Harris: Mainstream Is What the Lady Does Best
Emmylou Harris began the first of her two shows Saturday night at the Ventura Theatre with a lively toast to the recent career resurgence of fellow country star Buck Owens.
While the spunky version of Owens’ old “Love’s Gonna Live Here” was a nice gesture, it would have been just as fitting for Harris to have opened with one of the tunes from her own mid-'70s albums--works that established her as arguably the most evocative female singer ever in country music. Harris, too, seems on the edge of a career resurgence.
Unlike Owens, Harris hasn’t fallen from the charts, but she lost some momentum on record in recent years as she moved from her once inspiring mix of mainstream country material (drawn from classic country songwriters like Don Gibson and contemporary ones such as Rodney Crowell) to specialized projects of narrower thematic focus.
There was considerable daring in the occasional sidesteps into bluegrass and concept albums, but Harris--unlike the countless artists who dilute their strengths when reaching for a wider audience--actually gains in character and impact as she moves to the mainstream. She is blessed with such strong artistic vision and vocal purity that she becomes more affecting as her themes become more universal and her melodies more accessible.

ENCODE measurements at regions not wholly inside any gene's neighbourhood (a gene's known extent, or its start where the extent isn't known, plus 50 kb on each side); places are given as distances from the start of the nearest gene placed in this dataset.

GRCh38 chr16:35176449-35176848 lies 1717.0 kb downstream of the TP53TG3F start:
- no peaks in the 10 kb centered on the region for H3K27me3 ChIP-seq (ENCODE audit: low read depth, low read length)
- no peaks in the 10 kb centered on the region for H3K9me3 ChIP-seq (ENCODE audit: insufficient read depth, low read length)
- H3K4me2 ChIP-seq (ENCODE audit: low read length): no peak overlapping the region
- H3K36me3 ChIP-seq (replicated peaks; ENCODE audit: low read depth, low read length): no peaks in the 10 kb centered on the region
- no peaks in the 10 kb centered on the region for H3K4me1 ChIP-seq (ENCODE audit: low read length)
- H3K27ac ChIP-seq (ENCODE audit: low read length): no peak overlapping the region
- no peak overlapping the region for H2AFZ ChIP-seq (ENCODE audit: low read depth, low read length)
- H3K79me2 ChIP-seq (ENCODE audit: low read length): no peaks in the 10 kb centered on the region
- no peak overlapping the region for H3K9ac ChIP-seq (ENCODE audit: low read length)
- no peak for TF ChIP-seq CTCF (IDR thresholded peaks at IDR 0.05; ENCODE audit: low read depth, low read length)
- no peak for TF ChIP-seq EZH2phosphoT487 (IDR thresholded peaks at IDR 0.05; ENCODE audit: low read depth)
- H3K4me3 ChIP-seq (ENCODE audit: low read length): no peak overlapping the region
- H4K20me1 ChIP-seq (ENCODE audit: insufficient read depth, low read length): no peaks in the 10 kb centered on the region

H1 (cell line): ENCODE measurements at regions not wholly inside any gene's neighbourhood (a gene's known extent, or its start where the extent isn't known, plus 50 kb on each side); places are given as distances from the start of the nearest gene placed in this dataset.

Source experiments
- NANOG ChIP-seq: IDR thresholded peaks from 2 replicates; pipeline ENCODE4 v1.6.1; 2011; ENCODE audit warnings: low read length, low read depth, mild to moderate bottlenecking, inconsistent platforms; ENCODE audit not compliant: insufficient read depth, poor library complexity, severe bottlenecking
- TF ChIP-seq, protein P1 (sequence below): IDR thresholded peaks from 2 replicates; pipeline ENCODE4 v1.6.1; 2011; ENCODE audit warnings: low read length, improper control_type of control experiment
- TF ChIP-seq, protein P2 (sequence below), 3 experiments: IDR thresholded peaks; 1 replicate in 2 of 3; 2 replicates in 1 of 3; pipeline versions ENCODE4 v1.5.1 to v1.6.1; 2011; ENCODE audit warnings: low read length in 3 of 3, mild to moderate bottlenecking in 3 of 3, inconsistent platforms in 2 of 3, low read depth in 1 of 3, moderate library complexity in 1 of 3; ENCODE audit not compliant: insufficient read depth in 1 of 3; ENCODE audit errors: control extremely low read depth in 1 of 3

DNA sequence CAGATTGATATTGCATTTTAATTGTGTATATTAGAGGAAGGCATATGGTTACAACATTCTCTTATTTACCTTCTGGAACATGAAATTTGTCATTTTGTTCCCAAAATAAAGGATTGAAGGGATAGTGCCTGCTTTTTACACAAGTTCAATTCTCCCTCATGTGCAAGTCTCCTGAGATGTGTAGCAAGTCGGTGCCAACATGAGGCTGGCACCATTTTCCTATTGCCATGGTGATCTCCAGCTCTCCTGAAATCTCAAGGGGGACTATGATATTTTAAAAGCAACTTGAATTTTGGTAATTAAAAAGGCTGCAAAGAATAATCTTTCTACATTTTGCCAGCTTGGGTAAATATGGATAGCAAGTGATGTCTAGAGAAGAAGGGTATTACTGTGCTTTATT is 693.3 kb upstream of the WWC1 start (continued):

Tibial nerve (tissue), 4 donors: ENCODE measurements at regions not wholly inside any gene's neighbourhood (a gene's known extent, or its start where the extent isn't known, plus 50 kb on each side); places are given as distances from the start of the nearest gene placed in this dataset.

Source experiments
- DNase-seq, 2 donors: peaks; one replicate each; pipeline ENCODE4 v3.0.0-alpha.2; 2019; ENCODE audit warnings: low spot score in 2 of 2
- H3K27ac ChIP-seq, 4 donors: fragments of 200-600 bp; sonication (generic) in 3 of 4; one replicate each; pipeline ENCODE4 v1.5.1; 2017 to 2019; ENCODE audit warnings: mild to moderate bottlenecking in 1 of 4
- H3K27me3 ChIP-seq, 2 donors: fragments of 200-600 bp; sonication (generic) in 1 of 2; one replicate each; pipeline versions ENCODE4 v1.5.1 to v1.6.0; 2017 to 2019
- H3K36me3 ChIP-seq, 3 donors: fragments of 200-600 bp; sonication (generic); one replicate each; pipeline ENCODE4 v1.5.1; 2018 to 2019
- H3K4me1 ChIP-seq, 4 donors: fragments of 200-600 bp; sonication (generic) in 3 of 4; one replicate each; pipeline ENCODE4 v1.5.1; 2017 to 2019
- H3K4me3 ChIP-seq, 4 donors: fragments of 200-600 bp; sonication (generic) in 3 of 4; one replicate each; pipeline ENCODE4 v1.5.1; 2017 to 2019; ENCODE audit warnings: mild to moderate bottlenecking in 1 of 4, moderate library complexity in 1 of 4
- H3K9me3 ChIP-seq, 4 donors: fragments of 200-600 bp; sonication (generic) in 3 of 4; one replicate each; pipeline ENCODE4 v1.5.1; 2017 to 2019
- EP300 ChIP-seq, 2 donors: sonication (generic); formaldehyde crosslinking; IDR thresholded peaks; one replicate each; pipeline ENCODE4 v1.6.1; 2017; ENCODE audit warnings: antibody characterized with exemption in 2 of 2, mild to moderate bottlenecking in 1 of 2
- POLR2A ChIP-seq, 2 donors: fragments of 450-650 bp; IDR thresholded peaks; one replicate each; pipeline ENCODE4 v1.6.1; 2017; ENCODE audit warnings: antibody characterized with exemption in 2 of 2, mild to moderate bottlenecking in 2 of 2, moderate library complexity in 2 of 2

Harris returns to the earlier strengths in her just-released “Bluebird” album--her most convincing mainstream effort in years. “Heaven Only Knows,” a richly melodic fool-in-love lament, and two other songs from the album sounded like vintage Harris when slipped alongside her more familiar tunes in Saturday’s hour-plus set.
The only disappointment, in fact, was that she didn’t do more songs from the new album at the Ventura, a former movie theater that has been converted to a club, complete with tables and chairs. Harris and the seven-piece Hot Band continue their Southern California tour with shows tonight and Tuesday at the Crazy Horse in Santa Ana.